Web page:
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When Can You Honestly Call Yourself Agile?

If you're working more iteratively and incrementally and things are better for your team and your customers, can you call yourself agile? As long as you're improving, does it really matter what you call yourself? Johanna Rothman says yes. Unless you're following the Agile Manifesto, you aren't truly agile.

Johanna Rothman's picture
Johanna Rothman
The Secret Life of Team Leads

Engineering an environment that helps teams do their best work can be difficult. When the team works well, it can deliver better, and helping teams deliver more effectively is what being a team lead is all about. However, this role also comes with some responsibilities and challenges that aren't always clear.

Steve Berczuk's picture
Steve Berczuk
Scaling Agile: Reasonable Practices for Program Management

In a big push to scale agile, it can help to think of scaling agile as program management, or coordinating projects where the value is in the overall deliverable. Consider how you can deliver your product one small, finished bit at a time. If you deliver value as often as possible, you see real results.

Johanna Rothman's picture
Johanna Rothman
Just Enough Testing at Each Stage of Your Delivery Pipeline

The continuous delivery pipeline should determine whether the software is a viable candidate for production. Having frequent quality gates along that pipeline that give frequent feedback about the quality of the software helps us find that answer faster. Short feedback loops ensure better product quality.

Gene Gotimer's picture
Gene Gotimer
Are We Sacrificing Quality for the Sake of Speed?

Are we reducing the quality of our code by pushing teams to produce at a speed that might be too fast? Will the final product require multiple updates in order to fix bugs missed along the way? Like just about every question posed about agile, it can depend on the specific team makeup.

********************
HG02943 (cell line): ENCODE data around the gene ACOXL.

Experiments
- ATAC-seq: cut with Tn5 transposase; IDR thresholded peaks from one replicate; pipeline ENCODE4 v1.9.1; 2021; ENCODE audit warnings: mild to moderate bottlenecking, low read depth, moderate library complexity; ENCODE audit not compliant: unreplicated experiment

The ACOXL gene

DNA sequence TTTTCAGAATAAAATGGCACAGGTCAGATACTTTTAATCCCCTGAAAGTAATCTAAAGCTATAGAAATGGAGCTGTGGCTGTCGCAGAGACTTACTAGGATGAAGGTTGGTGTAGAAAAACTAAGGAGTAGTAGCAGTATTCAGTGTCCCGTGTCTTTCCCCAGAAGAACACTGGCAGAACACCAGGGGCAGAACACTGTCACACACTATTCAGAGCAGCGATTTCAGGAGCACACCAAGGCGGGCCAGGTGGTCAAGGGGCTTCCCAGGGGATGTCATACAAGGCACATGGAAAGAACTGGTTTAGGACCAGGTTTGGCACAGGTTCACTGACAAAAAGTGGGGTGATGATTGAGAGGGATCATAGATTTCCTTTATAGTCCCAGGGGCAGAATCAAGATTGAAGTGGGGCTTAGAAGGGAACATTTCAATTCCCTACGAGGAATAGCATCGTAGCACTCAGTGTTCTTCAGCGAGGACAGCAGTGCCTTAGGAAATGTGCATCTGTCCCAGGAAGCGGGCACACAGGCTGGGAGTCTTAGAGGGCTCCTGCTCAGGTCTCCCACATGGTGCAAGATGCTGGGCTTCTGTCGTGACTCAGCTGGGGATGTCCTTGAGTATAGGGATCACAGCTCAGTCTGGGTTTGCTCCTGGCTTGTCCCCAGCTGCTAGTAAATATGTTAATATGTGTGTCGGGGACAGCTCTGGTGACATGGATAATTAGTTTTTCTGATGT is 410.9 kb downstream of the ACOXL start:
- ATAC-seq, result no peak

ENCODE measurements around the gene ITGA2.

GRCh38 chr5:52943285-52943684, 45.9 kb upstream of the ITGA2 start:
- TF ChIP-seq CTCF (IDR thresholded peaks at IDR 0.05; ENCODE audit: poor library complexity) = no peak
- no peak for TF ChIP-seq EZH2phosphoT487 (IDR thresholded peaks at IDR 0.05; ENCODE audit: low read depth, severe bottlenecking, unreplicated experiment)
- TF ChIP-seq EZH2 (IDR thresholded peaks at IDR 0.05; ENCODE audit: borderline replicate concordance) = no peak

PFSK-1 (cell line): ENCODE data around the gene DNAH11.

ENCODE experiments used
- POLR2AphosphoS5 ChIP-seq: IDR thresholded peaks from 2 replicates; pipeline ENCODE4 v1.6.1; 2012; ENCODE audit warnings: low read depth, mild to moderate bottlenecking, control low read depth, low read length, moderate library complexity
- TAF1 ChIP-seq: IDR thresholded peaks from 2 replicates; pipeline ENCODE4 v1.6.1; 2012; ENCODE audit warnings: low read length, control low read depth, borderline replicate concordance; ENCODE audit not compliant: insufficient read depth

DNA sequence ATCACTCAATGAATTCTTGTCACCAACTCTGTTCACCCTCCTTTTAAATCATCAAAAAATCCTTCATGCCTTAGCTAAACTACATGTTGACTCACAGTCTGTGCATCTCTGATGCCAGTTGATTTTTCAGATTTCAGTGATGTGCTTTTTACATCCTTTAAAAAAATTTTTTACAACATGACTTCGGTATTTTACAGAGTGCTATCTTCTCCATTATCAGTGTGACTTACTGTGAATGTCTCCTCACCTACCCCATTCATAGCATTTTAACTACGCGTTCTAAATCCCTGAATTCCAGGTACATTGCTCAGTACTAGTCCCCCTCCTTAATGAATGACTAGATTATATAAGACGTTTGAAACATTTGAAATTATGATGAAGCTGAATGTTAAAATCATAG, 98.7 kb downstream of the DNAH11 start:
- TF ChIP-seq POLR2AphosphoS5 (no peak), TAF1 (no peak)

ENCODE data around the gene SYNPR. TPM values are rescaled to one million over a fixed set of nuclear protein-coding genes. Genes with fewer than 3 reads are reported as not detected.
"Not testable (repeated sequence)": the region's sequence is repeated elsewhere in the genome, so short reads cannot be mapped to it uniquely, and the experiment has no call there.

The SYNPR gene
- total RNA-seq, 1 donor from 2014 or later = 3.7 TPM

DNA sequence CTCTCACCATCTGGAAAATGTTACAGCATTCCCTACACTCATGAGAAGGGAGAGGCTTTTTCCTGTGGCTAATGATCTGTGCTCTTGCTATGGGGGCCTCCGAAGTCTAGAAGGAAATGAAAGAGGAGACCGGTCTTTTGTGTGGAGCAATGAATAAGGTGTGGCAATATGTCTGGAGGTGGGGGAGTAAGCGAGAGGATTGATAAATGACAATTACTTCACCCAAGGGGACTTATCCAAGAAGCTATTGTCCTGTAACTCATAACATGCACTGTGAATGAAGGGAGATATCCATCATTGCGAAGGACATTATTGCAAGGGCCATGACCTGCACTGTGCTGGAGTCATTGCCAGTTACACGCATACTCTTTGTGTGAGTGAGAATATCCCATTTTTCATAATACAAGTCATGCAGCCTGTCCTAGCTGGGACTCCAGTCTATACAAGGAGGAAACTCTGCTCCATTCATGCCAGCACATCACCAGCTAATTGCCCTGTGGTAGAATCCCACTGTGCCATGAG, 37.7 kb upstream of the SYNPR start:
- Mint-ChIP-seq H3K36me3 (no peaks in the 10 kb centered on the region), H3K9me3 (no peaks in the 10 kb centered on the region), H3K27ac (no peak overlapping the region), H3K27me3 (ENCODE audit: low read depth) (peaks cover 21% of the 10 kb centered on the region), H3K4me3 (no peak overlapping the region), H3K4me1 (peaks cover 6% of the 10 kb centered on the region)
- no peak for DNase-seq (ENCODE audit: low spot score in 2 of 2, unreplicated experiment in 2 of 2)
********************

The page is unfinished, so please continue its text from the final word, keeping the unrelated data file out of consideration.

Josiah Renaudin's picture
Josiah Renaudin
How to Effectively Transition from Waterfall to Agile

App creation has changed drastically over the past fifteen years, and for many teams, the journey from waterfall to agile has been a challenging one. Sanjay Zalavadia describes three strategies that businesses can use to successfully transition from waterfall to agile processes.

Sanjay Zalavadia's picture
Sanjay Zalavadia
Fail Fast: Embrace Failure to Encourage Success

Fear of failure can hold you back from learning and creating new things. Conversely, creating an environment where it’s safe to fail shows that progress toward mastery is just as important as achieving mastery. A leader who encourages failing fast will have a team where everyone is performing at their best.

Steve Berczuk's picture
Steve Berczuk
Think Agile to Work Efficiently and Effectively

Of course it's important to work efficiently, without wasting time, money, or energy. But working effectively is just as important. Agile cycles between creating, testing, and getting feedback, allowing us to work in small chunks and make sure what we're producing has the most value. That's effective.

Johanna Rothman's picture
Johanna Rothman